Date of Award

Summer 9-28-2017

Document Type


Degree Name

Master of Science in Fisheries and Wildlife Science


Biological Sciences


College of Natural & Health Sciences

Committee Chair

Dr. Charles J. Gagen

Second Committee Member

Dr. Joseph N. Stoeckel

Third Committee Member

Jeffrey W. Quinn

Dean of Graduate College

Dr. Mary B. Gunter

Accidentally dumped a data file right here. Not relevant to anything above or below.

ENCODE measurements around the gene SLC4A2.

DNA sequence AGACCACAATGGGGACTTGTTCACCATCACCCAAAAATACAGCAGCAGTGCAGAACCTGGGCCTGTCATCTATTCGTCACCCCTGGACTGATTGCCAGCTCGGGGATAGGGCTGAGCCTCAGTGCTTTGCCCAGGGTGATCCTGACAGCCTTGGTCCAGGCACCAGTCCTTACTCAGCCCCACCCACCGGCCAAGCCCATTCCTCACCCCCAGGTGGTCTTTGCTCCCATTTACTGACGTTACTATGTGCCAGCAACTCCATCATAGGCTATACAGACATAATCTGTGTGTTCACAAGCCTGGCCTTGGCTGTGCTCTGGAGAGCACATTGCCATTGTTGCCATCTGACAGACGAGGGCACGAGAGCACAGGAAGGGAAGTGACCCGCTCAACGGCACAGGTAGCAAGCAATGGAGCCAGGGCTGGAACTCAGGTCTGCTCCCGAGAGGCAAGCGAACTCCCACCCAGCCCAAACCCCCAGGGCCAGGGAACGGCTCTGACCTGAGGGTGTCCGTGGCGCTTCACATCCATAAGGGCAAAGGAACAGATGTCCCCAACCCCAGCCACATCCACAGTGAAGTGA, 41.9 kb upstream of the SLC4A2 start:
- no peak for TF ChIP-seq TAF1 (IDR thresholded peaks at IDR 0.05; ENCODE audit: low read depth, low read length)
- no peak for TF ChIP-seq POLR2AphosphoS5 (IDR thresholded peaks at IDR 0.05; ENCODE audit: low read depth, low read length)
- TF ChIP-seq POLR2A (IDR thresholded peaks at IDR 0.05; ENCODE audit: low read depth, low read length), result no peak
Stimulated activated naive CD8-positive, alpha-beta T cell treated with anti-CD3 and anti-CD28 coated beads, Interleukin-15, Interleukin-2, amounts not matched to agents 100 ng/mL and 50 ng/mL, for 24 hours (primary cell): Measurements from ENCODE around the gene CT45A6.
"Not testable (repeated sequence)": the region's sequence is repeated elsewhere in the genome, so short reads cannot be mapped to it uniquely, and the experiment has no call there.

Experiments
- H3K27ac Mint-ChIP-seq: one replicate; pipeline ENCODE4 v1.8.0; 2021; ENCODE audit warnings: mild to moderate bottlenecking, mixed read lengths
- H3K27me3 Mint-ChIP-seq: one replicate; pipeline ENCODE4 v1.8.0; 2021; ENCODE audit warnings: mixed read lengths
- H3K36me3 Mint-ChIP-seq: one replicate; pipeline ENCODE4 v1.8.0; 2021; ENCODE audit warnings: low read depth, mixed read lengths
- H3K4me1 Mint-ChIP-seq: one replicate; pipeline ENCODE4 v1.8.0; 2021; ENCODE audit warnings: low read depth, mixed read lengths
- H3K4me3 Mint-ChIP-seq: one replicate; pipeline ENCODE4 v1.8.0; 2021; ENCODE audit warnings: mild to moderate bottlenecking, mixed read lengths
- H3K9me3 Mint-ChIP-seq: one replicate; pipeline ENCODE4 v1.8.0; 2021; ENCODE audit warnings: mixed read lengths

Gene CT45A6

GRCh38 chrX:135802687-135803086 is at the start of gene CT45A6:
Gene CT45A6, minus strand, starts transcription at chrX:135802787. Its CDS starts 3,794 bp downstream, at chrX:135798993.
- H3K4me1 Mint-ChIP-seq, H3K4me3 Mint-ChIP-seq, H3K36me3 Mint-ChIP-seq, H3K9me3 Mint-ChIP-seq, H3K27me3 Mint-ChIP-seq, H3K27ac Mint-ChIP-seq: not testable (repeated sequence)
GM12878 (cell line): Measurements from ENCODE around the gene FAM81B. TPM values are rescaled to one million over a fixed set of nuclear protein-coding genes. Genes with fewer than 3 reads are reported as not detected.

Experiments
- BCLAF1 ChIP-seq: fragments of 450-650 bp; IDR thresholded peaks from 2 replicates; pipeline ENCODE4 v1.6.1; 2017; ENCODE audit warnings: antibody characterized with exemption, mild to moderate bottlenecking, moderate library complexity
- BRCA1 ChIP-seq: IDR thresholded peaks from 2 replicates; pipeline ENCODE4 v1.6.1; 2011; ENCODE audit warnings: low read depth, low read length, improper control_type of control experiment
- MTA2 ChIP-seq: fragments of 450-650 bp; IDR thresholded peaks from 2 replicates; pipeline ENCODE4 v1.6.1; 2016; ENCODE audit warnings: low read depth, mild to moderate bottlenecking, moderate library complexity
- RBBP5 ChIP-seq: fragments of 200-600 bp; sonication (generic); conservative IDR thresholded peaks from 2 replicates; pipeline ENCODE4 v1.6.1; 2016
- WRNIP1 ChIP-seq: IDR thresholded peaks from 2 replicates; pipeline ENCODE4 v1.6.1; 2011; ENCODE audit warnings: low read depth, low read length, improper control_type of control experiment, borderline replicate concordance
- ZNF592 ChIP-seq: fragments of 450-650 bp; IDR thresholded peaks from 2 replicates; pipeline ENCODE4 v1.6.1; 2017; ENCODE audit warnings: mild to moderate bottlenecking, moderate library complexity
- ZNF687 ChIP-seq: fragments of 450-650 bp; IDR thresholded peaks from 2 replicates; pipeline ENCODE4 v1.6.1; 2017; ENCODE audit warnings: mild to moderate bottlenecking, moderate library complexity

The Neosho Smallmouth Bass Micropterus dolomieu velox is a top predator and popular sportfish in Arkansas’ Boston Mountain streams. In this ecoregion, Smallmouth Bass are common in headwater streams that are prone to drying during the summer months. My objectives were to characterize longitudinal movements of adult Smallmouth Bass and to determine the timing of spawning events along with associated environmental variables during the likely spawning months of June and July. Thirty Smallmouth Bass were captured and implanted with radio transmitters in March, and tracked weekly in the Middle Fork of Illinois Bayou until August 2016. Age-0 Smallmouth Bass were collected using electrofishing from May through August 2016, and otoliths were used to back-calculate spawn date. Stream discharge and water temperature were measured during the tracking period. The proportion of individuals that moved over 100 m per week was at its highest during April and May, when about 50% of individuals moved over 100 m per week, prior to the presumptive spawning peak and this proportion gradually declined to 13% through July and August. I attributed the reduced movement to reduced streamflow (e.g. < 400 L/s) which tended to restrict fish to remaining isolated pools. Net distances did not vary before, during, or after spawning (P>0.05). Cumulative movements were highest before spawning and decreased significantly once spawning began (F = 3.97, df = 2,271, P≤0.01). Minimum daily water temperature was inversely correlated to movement (P<0.01, R 2=0.61). Peak spawning in this system occurred during 17 days from May 25 th to June 10 th indicating that individuals that successfully recruited to a catchable size (25 mm) were spawned over a short time-period. Age-0 Spotted Bass M. punctulatus spawned during the range of Smallmouth Bass spawning dates, and were collected incidentally along with age-0 Smallmouth Bass indicating a potential for introgression. The majority of Smallmouth Bass spawning occurred on the falling limbs of hydrographs and at temperatures between 17℃ and 25℃. Median daily water temperature (R 2=0.51, P<0.01) was the best temperature variable and minimum log10 discharge (R 2=0.37, P<0.05) was the best discharge variable for predicting successful Smallmouth Bass spawning in the Illinois Bayou during the summer of 2016. The small movements observed in the pre-spawning period may have been fish searching for spawning sites and establishing dominance at optimal sites. Neosho Smallmouth Bass in this study had a short spawning duration compared to what is known about the northern sub-species. Global climate change, competition with Spotted Bass for spawning habitat, and introgression could lead to declines in Neosho Smallmouth Bass.